The Food and Drug Administration, or FDA, proposed rules on Thursday that would ban the sale of e-cigarettes to minors and require manufacturers to add health warning labels, but would not restrict flavored products and online sales or television advertisements of the devices.
The FDA's proposal, which follows the growing popularity of e-cigarettes that generate $2 billion a year in revenues in the U.S., includes regulating e-cigarettes, cigars, pipe tobacco, nicotine gels, water pipe tobacco and hookahs, and making it mandatory for manufacturers to register their products with the agency. The new measures also propose a health warning on e-cigarettes stating that nicotine is addictive and seek to restrict the distribution of free samples, reports said, adding that many public health advocates were disappointed because restricting flavors and advertising were not part of the proposal.
"This is an important moment for consumer protection," Margaret Hamburg, the FDA commissioner, reportedly said, noting tobacco remains "the leading cause of death and disease in this country." Any further rules "will have to be grounded in our growing body of knowledge and understanding about the use of e-cigarettes and their potential health risks or public health benefits."
Mitchell Zeller, director of the FDA's Center for Tobacco Products, reportedly said that regulators are yet to reach a conclusion on scientific evidence for a ruling on flavored products.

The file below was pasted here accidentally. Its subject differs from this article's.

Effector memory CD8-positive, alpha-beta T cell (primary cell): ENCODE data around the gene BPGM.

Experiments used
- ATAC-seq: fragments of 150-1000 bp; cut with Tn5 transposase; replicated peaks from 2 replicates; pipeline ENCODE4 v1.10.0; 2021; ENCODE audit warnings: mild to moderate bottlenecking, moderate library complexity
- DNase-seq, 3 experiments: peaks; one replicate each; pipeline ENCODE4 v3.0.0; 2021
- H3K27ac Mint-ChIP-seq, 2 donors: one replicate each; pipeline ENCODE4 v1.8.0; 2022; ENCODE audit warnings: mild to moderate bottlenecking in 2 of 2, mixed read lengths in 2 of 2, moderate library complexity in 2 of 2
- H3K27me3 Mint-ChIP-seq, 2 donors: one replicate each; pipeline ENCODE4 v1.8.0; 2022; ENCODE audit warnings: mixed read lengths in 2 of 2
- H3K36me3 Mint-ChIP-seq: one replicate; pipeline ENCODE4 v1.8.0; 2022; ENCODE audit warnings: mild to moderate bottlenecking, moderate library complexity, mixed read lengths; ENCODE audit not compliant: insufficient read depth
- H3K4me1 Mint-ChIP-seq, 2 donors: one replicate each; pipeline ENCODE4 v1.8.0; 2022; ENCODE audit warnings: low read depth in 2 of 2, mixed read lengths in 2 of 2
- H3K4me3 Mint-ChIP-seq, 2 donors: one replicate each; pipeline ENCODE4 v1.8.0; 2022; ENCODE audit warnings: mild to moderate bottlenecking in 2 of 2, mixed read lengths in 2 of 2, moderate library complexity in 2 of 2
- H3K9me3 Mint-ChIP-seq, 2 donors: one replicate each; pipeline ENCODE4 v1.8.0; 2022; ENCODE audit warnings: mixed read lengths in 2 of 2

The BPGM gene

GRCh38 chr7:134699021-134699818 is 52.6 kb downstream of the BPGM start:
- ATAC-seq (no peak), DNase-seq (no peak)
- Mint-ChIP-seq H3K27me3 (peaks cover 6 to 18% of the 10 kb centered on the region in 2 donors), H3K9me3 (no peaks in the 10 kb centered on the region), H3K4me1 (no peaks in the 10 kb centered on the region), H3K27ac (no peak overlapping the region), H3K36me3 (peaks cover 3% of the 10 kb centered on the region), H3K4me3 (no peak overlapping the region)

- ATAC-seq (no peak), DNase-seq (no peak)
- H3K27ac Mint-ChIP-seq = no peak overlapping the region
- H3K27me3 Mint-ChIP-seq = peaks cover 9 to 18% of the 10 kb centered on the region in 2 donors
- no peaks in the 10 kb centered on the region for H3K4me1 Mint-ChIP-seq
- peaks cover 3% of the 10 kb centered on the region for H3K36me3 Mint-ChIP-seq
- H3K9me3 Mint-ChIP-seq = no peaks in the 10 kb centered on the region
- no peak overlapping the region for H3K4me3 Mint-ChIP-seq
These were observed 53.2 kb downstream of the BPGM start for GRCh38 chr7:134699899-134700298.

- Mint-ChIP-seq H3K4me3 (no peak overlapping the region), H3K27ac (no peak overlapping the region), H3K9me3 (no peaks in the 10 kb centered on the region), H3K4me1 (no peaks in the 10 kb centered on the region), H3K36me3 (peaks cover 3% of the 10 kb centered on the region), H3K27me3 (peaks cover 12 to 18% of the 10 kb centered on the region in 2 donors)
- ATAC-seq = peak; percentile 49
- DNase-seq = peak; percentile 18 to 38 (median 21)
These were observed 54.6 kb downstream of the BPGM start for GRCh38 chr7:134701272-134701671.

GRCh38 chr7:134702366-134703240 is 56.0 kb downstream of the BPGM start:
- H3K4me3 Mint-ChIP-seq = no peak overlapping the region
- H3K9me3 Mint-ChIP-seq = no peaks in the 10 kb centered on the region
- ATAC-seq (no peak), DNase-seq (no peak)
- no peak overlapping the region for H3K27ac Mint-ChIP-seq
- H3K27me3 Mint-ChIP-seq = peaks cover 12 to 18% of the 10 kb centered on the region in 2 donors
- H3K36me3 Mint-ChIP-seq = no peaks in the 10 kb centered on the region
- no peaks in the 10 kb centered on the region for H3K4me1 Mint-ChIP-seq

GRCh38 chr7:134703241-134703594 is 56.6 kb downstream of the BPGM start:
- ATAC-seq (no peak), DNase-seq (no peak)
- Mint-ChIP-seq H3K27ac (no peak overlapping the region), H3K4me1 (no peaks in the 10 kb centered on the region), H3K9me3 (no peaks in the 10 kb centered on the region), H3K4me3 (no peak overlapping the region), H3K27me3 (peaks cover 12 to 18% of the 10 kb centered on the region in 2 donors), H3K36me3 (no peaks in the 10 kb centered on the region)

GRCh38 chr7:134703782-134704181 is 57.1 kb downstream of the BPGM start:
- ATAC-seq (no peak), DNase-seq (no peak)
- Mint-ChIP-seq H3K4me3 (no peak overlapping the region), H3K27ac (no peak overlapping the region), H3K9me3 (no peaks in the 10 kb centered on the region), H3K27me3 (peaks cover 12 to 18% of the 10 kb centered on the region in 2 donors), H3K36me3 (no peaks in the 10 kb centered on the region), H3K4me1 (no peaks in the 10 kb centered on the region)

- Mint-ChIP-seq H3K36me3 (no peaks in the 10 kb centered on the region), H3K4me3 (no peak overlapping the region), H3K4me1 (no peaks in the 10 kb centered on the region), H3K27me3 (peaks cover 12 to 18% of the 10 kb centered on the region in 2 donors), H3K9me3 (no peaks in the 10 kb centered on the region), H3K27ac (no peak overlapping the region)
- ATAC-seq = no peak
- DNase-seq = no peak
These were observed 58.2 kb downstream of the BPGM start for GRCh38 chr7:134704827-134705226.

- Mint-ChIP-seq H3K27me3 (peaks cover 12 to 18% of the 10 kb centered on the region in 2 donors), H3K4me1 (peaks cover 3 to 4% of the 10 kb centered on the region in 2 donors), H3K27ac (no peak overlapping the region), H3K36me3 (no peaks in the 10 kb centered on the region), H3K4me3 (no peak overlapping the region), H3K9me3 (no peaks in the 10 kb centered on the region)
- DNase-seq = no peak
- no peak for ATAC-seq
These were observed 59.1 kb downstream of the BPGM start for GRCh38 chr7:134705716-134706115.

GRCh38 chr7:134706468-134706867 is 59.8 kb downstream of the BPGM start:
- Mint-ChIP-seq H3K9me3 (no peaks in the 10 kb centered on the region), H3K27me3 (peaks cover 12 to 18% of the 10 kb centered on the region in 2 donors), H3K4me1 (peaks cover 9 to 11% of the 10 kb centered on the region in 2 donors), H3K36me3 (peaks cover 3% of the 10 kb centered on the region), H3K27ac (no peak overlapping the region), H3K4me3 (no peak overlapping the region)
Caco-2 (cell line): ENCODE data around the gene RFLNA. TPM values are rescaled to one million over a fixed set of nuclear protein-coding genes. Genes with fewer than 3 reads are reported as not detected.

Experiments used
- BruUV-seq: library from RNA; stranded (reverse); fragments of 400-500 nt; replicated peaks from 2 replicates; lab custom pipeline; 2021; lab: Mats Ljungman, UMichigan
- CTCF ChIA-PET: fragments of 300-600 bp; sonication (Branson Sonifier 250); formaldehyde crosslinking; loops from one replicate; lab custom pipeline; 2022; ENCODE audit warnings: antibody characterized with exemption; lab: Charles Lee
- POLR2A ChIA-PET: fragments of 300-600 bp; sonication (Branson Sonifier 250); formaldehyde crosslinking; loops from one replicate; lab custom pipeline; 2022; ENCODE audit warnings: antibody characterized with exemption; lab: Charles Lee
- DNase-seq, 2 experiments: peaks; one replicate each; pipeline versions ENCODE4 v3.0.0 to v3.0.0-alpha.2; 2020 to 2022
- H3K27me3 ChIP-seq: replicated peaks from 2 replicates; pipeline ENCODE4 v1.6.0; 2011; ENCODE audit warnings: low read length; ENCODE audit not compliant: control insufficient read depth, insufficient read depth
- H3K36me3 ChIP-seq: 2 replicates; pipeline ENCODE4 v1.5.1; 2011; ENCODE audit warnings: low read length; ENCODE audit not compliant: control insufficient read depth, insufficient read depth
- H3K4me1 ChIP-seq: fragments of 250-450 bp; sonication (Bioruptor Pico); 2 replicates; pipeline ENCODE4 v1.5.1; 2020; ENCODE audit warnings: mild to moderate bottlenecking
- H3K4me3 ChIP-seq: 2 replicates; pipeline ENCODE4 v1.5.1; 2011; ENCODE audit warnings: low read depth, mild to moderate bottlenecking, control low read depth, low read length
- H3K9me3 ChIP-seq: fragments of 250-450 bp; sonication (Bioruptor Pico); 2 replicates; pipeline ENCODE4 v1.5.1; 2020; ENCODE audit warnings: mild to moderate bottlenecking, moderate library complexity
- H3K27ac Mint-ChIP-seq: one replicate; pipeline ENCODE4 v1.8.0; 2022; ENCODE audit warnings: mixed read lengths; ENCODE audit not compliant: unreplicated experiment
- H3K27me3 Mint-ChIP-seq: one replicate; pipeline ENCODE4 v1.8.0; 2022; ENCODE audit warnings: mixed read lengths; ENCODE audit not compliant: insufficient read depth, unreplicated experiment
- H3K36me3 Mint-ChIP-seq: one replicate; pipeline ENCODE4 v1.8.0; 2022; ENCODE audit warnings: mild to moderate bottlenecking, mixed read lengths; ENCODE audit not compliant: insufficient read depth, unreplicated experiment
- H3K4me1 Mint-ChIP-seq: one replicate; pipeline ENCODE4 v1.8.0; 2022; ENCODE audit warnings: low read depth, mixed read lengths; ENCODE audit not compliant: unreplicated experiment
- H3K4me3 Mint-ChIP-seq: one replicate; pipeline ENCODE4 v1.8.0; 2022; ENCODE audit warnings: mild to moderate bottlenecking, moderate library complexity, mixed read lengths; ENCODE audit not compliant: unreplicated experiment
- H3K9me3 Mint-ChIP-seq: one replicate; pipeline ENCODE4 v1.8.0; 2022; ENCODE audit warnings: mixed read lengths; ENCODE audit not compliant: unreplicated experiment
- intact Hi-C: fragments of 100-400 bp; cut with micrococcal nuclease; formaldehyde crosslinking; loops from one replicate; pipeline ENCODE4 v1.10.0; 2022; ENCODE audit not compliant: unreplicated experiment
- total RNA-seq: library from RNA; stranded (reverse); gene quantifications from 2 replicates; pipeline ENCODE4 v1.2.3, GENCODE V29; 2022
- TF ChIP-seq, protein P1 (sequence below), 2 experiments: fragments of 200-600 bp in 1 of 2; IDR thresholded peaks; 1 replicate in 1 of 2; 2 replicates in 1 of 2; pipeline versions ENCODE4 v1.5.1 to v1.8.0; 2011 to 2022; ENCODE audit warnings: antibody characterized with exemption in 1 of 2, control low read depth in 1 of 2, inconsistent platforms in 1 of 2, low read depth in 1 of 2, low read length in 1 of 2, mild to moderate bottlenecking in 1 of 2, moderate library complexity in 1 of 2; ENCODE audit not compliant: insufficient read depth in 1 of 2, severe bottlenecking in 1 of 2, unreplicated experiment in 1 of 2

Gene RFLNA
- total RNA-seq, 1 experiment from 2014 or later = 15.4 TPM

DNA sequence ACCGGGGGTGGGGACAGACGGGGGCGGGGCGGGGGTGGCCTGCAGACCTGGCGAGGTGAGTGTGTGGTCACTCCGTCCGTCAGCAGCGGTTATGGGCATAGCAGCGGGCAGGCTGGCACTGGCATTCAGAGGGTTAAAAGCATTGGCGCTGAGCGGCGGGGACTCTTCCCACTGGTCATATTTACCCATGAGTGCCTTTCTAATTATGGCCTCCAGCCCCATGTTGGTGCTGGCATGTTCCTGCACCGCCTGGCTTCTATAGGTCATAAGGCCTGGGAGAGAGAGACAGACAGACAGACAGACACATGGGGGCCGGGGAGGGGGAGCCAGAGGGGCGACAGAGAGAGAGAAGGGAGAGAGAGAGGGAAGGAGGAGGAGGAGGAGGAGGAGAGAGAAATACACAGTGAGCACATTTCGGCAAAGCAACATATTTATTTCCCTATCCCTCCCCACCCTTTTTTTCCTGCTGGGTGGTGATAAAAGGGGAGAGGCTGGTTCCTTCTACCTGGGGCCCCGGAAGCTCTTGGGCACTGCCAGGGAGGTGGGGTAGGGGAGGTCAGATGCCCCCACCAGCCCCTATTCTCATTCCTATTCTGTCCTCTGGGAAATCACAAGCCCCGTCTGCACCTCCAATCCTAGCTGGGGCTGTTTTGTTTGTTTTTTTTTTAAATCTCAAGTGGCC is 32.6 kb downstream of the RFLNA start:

"There are far more questions than answers," he reportedly said, adding that the new regulation would pave way for additional rules in the future, as health advocates argued that flavors would appeal to youngsters and unrestricted advertising would portray the products as glamorous to an impressionable audience.
A September 2013 study by the U.S. Centers for Disease Control and Prevention found that the percentage of high school students who had tried e-cigarettes had more than doubled within a year to 10 percent in 2012 from 4.7 percent in 2011.
According to USA Today, Vince Willmore of the Campaign for Tobacco-Free Kids, an anti-smoking group based in Washington D.C., said: "It's taken more than three years to issue a proposed rule, which we think is inexcusable."
"It's allowed a Wild West marketplace with irresponsible marketing and no control over the product," Willmore told USA Today, adding that the FDA should quickly finalize on the rules.
The proposal is subject to a public comment period of 75 days, and companies will have two years to submit applications from the time the rule comes into existence. According to Reuters, the current proposal would include e-vaping products and other tobacco products, but premium cigars, which come wrapped in whole tobacco leaf, may be excluded.
Earlier this month, a group of Democrats in Congress, including Rep. Henry A. Waxman of Beverly Hills, accused e-cigarette manufacturers of targeting minors with marketing tactics that would be illegal if used for traditional cigarettes, according to a Los Angeles Times report.
"With over a million youth now using e-cigarettes, FDA needs to act without further delay to stop the companies from marketing their addictive products to children," Waxman reportedly said, at the time.